Paper, Pixels and the Lasting Impression of Books
by Merilyn Simonds
Pub Date 11 Apr 2017
Four seismic shifts have rocked human communication: the invention of writing, the alphabet, mechanical type and the printing press, and digitization. Poised over this fourth transition, e-reader in one hand, perfect-bound book in the other, Merilyn Simonds author, literary maven, and early adopter asks herself: what is lost and what is gained as paper turns to pixel?
Gutenberg’s Fingerprint trolls the past, present, and evolving future of the book in search of an answer. Part memoir and part philosophical and historical exploration, the book finds its muse in Hugh Barclay, who produces gorgeous books on a hand-operated antique letterpress. As Simonds works alongside this born-again Gutenberg, and with her son to develop a digital edition of the same book, her assumptions about reading, writing, the nature of creativity, and the value of imperfection are toppled.
Gutenberg’s Fingerprint is a timely and fascinating book that explores the myths, inventions, and consequences of the digital shift and how we read today.
A Note From the Publisher
— Washington Post on The Lion in the Room Next Door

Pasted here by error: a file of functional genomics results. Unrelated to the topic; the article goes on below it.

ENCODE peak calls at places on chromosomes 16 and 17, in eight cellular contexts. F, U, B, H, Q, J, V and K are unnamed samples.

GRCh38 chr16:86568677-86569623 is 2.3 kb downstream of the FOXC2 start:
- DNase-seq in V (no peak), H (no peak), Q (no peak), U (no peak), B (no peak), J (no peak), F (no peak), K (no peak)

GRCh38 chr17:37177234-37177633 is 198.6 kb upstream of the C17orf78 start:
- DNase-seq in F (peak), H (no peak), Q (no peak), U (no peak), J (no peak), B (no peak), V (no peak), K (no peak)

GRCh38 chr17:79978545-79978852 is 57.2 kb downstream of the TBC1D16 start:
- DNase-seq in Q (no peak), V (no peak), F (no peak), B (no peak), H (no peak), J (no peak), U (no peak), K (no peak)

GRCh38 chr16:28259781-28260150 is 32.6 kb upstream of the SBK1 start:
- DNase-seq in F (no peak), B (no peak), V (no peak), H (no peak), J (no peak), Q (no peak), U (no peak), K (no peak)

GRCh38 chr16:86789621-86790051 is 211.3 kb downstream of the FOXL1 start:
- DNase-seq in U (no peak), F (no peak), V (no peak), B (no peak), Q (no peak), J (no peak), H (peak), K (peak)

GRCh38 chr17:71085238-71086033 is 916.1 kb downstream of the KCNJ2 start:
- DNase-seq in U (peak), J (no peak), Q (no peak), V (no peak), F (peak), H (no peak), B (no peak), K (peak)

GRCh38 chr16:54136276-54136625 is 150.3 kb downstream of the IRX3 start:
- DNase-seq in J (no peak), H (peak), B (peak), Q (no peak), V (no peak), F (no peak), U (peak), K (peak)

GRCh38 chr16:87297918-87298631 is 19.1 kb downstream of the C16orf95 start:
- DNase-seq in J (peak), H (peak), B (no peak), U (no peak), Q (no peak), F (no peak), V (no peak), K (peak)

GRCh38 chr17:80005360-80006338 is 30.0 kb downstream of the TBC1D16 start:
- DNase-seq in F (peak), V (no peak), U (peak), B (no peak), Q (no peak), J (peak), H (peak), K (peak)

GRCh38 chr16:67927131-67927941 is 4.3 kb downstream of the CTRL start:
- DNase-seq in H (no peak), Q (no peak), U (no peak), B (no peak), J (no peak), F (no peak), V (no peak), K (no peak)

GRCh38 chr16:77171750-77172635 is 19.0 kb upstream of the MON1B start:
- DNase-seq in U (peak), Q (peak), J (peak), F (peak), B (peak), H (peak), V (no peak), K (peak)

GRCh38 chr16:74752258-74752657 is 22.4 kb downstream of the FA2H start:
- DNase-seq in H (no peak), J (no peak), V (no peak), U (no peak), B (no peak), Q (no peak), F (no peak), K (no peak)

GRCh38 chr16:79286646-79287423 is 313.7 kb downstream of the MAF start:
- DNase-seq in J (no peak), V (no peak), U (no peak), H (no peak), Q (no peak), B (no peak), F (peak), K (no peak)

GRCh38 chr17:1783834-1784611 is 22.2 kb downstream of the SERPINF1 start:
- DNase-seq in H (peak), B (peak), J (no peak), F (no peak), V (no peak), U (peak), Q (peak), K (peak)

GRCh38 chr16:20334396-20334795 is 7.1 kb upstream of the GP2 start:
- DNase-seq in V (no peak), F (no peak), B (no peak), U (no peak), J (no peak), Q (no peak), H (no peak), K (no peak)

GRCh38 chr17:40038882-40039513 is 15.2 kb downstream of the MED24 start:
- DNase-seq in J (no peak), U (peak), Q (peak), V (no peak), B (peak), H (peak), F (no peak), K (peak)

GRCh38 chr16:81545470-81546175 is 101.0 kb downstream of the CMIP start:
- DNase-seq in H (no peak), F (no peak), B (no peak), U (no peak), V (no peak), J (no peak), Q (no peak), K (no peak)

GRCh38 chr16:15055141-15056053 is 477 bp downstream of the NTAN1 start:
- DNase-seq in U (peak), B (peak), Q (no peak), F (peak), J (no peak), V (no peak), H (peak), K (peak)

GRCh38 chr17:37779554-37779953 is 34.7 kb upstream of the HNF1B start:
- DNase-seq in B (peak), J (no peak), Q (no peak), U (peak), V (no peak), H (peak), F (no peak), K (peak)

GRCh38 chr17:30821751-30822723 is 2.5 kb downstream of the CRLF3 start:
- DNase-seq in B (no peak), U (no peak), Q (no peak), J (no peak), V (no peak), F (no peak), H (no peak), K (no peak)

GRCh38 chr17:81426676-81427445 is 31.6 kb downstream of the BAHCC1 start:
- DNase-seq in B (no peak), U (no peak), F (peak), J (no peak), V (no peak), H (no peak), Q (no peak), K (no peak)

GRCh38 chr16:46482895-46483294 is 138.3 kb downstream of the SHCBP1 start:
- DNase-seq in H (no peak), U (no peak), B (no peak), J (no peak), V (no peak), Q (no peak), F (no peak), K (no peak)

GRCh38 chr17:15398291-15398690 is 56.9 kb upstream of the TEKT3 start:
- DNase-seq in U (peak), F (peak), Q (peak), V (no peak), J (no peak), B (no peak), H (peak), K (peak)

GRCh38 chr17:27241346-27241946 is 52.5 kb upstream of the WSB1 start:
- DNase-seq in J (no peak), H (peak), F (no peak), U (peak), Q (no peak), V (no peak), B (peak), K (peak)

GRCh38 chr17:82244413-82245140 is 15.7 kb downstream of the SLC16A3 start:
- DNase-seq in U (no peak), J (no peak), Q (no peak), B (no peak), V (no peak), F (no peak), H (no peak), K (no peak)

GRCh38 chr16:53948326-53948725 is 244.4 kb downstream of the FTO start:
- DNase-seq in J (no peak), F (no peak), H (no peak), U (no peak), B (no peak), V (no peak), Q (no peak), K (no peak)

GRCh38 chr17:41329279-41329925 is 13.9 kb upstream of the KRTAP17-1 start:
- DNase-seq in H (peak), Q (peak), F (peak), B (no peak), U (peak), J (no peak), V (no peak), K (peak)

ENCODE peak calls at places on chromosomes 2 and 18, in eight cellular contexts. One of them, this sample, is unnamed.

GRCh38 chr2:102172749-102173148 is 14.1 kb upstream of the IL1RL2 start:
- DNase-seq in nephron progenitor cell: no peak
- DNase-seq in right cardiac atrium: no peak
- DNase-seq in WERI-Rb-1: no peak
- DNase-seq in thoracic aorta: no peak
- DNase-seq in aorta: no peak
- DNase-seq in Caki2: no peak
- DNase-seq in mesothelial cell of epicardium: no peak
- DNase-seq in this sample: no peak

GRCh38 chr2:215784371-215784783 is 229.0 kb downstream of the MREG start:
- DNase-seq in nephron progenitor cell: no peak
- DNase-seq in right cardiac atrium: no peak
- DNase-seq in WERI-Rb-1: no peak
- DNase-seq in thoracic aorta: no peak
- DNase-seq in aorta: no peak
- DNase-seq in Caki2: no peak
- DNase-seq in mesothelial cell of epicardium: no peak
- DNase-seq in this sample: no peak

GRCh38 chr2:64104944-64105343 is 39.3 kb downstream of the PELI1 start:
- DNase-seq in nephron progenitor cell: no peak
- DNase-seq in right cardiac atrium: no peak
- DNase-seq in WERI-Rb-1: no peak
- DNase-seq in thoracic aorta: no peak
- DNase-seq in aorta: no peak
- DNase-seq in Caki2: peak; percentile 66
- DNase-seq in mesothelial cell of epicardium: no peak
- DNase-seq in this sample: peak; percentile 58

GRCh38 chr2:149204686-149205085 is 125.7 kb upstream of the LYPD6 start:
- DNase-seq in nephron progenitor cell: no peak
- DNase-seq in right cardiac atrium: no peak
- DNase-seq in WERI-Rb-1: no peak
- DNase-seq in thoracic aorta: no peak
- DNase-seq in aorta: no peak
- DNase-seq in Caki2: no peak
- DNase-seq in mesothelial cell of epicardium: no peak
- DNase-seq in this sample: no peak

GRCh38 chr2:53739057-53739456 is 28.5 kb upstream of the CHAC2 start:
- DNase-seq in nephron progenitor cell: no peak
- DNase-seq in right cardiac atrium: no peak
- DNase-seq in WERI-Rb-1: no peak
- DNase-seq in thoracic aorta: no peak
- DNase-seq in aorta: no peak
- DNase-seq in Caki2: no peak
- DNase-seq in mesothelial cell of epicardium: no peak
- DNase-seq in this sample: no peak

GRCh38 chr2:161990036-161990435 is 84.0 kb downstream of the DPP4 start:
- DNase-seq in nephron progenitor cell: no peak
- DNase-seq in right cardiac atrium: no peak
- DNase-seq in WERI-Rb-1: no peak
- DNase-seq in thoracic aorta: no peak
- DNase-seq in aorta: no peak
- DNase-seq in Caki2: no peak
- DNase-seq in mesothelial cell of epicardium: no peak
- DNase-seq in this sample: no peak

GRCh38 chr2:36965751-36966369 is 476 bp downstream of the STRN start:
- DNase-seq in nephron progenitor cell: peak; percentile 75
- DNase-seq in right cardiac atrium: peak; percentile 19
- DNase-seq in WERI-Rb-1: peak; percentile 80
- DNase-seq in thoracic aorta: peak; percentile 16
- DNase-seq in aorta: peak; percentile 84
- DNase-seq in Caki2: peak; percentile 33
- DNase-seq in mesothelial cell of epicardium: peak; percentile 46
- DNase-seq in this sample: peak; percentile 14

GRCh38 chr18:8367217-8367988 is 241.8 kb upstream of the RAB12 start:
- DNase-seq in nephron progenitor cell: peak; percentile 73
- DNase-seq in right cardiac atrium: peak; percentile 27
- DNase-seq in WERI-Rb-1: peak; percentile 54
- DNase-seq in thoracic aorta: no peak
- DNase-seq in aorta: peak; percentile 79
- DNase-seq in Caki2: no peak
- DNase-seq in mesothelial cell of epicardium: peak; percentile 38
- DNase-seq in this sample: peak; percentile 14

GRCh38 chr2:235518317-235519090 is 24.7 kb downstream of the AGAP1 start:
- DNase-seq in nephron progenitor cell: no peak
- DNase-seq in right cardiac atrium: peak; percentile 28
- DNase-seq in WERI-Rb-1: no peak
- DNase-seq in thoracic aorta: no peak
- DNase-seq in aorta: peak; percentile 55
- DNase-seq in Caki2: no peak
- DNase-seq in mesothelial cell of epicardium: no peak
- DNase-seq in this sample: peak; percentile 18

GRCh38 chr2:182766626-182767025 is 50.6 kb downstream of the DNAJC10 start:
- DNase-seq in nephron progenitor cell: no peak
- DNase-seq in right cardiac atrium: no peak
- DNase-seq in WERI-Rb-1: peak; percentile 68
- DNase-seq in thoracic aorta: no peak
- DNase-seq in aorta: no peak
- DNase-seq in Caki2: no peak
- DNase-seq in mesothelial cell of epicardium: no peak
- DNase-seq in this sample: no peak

“Beautifully wrought, emotionally complex, satisfying fiction. Simonds may be the next Alice Munro.” — Kirkus Reviews, starred on The Lion in the Room Next Door
“A tour de force. Simonds’s prose is alluring, her historical detective work is flawless . . . What makes The Convict Lover soar off the page, though, is Simonds’s ability to probe into the psyches of real people, and to find there imaginative truth.” — Globe and Mail on The Convict Lover
"A dense and complex novel . . . as engrossing as the most intensely crafted psychological drama . . . compelling, hypnotic." — Globe and Mail On The Holding
- Simonds combines an exploration of the past, present, and future of books with an intimate and accessible narrative of the making of two books: one in 19th-century letterpress and one in the latest digital format.
- The book crosses many genres: it’s a big-idea book tackling an oft-discussed subject, it’s very accessible to the readers who might veer away from books about technology/cultural history, and it holds a hint of memoir in the narration.
- The evolution of the book is a constant source of debate among book lovers and technophiles, and Gutenberg’s Fingerprint contributes to the conversation in a unique and compelling way.
- 2017 celebrates the 25th anniversary of the first e-book and the 40th anniversary of the first readily accessible personal computer.